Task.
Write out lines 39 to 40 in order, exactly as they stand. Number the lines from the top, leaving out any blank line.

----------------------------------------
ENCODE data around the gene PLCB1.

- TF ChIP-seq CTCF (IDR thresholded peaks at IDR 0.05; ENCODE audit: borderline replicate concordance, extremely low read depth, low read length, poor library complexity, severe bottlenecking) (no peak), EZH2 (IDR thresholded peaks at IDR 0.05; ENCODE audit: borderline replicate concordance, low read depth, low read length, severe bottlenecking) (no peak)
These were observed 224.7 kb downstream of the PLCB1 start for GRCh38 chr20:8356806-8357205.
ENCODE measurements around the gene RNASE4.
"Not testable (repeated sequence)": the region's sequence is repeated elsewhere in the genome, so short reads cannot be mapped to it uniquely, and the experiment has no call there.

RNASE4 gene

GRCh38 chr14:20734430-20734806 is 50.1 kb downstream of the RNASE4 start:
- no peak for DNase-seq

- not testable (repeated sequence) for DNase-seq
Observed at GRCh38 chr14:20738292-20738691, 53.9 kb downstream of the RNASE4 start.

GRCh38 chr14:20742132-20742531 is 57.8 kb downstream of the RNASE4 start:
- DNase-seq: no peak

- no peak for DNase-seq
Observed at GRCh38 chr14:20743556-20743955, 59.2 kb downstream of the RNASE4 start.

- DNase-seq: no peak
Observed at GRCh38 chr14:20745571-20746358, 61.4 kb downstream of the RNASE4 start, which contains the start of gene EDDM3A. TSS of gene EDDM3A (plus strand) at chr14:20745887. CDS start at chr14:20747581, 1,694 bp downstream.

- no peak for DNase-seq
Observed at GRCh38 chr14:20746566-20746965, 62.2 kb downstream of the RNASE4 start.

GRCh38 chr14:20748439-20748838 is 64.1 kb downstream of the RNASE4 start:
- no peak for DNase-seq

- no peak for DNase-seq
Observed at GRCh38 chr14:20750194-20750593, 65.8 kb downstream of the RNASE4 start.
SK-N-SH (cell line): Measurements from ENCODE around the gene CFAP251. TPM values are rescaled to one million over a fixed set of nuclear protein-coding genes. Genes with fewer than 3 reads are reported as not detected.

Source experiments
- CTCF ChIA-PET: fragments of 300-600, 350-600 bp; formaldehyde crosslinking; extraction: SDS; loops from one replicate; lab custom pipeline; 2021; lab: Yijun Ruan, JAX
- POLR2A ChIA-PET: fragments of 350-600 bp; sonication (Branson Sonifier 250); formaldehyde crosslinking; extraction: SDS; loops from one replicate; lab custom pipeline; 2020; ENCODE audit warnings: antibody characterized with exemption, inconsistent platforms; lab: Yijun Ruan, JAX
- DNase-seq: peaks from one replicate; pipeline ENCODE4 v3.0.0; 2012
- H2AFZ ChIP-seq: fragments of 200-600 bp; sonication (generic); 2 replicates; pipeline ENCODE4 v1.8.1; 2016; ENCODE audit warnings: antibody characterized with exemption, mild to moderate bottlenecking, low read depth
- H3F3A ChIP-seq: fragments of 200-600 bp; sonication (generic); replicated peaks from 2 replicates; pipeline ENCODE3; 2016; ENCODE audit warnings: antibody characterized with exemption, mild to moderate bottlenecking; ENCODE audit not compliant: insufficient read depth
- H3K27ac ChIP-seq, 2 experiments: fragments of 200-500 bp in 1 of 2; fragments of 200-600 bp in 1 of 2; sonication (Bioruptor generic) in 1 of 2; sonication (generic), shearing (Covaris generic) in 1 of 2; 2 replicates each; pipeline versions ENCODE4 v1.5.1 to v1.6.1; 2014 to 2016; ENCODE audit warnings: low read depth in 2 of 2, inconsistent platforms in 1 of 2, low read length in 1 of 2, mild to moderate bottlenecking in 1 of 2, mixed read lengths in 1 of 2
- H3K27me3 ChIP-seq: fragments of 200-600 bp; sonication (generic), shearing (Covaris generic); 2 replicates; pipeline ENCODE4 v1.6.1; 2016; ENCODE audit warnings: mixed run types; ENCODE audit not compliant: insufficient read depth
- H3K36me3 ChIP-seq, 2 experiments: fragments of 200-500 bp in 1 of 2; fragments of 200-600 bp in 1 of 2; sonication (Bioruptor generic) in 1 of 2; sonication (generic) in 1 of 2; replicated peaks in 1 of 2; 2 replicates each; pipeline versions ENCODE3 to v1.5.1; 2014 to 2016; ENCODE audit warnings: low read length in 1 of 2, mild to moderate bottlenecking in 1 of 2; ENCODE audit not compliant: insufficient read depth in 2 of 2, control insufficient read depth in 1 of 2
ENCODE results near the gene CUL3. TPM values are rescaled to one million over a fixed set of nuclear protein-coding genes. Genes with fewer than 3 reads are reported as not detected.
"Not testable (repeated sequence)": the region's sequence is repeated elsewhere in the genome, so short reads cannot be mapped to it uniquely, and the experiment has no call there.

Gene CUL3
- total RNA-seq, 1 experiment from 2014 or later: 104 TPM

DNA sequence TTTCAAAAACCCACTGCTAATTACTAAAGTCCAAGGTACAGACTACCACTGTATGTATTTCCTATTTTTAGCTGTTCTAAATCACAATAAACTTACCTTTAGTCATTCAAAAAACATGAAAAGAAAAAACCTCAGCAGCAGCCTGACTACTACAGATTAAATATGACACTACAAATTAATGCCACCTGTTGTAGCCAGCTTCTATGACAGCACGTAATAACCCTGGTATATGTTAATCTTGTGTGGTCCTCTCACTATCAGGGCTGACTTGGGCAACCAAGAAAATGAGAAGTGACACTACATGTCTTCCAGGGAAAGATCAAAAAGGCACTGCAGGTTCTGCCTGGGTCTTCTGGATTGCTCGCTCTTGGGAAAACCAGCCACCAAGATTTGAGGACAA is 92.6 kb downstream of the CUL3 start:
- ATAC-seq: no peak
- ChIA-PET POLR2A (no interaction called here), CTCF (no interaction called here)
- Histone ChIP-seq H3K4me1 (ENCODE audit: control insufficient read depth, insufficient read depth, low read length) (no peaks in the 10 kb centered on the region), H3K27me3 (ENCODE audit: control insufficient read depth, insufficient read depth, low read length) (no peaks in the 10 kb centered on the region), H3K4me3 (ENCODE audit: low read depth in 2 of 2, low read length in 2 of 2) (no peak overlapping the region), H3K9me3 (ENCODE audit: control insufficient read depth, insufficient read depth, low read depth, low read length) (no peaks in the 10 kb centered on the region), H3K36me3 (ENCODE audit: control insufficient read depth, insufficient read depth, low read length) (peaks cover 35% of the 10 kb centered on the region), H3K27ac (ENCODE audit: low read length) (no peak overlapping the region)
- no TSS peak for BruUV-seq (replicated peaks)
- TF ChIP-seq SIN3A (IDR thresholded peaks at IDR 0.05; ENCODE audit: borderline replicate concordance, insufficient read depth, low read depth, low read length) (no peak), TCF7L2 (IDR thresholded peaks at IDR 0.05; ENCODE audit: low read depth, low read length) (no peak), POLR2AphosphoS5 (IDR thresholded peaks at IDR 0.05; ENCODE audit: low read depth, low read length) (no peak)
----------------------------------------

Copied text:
- ChIA-PET POLR2A (no interaction called here), CTCF (no interaction called here)
- Histone ChIP-seq H3K4me1 (ENCODE audit: control insufficient read depth, insufficient read depth, low read length) (no peaks in the 10 kb centered on the region), H3K27me3 (ENCODE audit: control insufficient read depth, insufficient read depth, low read length) (no peaks in the 10 kb centered on the region), H3K4me3 (ENCODE audit: low read depth in 2 of 2, low read length in 2 of 2) (no peak overlapping the region), H3K9me3 (ENCODE audit: control insufficient read depth, insufficient read depth, low read depth, low read length) (no peaks in the 10 kb centered on the region), H3K36me3 (ENCODE audit: control insufficient read depth, insufficient read depth, low read length) (peaks cover 35% of the 10 kb centered on the region), H3K27ac (ENCODE audit: low read length) (no peak overlapping the region)